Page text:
Split decision? Why not ‘Dewey wins’?Posted: March 19, 2015
Split decision, my foot!
When Jewish News editorial staffers went home Tuesday evening, exit pollers were saying that Israeli elections were too close to call. We had sent out a JN Now email blast with the headline “Split decision?” because all the editorial sources pointed to a photo finish between the Benjamin Netanyahu-led Likud and the Zionist Union list led by Isaac Herzog.
So how is it possible that a few hours later Likud not only was clearly victorious but had its largest victory since 2003?
I’m angry about this because, for the most part, exit polling in U.S. elections has been accurate. When the pollsters say it’s going to be close, it pretty much is.
What we don’t know – as we give the situation a several-thousand-mile stare from here in the Valley – is why the exit polling was so far off base. Was there a late surge of voters to the polls in Israel? Did the pollsters not know which sample areas were key to reflecting the larger whole of the electorate? Or did the pollsters only look for the results they wanted to get?
The Chicago Tribune’s screaming front page headline on Nov. 3, 1948 – “Dewey defeats Truman” – is the classic example of a headline that got the story wrong. The explanations for why it happened include technical issues (the Trib had to go to press earlier than normal, before meaningful results, even from the East Coast, could be reported) and a genuine editorial antipathy to President Harry S. Truman.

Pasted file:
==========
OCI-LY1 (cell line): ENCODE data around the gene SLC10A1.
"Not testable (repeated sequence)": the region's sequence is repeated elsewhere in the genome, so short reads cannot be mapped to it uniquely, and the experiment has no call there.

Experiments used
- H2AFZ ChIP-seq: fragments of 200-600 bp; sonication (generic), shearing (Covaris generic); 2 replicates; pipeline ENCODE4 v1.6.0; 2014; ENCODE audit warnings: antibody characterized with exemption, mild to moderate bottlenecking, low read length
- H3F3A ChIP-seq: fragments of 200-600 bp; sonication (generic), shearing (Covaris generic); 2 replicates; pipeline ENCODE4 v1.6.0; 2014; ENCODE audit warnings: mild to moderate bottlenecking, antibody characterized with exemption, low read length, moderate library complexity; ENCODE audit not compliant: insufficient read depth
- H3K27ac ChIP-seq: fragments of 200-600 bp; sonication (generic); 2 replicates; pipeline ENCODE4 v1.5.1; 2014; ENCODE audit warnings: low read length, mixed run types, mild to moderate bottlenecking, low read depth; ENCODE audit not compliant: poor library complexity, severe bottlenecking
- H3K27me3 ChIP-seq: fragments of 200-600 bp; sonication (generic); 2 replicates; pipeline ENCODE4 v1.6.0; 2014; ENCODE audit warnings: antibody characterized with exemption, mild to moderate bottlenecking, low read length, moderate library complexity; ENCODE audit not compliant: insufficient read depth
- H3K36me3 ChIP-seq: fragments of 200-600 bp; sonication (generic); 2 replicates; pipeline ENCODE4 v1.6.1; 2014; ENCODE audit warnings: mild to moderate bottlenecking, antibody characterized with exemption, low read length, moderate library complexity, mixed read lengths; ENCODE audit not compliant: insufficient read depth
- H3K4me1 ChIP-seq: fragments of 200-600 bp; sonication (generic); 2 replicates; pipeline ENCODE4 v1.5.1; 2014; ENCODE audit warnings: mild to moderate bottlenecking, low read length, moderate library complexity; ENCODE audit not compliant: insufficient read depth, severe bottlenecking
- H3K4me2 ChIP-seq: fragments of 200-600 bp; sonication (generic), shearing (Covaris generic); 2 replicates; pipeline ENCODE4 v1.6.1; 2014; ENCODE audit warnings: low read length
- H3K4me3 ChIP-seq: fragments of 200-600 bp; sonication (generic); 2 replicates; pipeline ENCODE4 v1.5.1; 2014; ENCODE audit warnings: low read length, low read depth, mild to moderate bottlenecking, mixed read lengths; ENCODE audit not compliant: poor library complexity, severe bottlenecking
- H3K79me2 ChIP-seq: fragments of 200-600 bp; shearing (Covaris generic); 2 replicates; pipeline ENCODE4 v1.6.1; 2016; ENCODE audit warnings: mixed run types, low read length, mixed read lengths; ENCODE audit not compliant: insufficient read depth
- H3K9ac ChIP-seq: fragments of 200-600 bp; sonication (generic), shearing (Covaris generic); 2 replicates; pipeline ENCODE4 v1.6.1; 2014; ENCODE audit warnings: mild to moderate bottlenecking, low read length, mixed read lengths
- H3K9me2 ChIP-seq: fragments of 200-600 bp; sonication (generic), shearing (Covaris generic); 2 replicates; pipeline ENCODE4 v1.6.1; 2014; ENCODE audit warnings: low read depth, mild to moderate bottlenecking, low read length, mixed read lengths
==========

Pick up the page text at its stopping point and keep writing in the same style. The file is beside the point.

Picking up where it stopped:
Journalism has been my livelihood for nearly 40 years and I am angry that at this point – given the technological tools and polling savvy that exist – that we can’t do better than what the Trib did in 1948.
There may have been some technical issues at play – Israel is 10 hours ahead of us, for instance, and that may have affected what results journalists were able to report by U.S. deadlines. If that were one of the possibilities, then it should have been reported, in a disclaimer saying something like, “We don’t have enough information to say whether the race is really close or just close in the places where we’ve done exit polling so far.” Responsible reporting would provide those disclaimers, and it would have been the responsibility of the reporters to ask how confident the pollsters were in the results they provided.
But the total turnaround of the outcome from, at best, a narrow victory to a crushing defeat of the opposition calls into question all the reporting and polling. It suggests either that pollsters employed a flawed methodology or that their conclusions were based on bias toward one or the other of the parties in the race.
I’m a consumer of the news just like you and I felt betrayed and angry that the initial reports turned out to be so far off the mark. That’s because I believe that the object of this job is not to go in with a preconceived conclusion and twist facts to fit, but to let the facts lead where they may. Such inaccuracy, regardless of what caused it, creates the perception that journalism is untrustworthy.
Trust is the only currency that journalism has, but it’s built on accuracy and factual reporting. There was no excuse for the reporting on the Israeli elections to be so far off the mark. It was a breach of trust.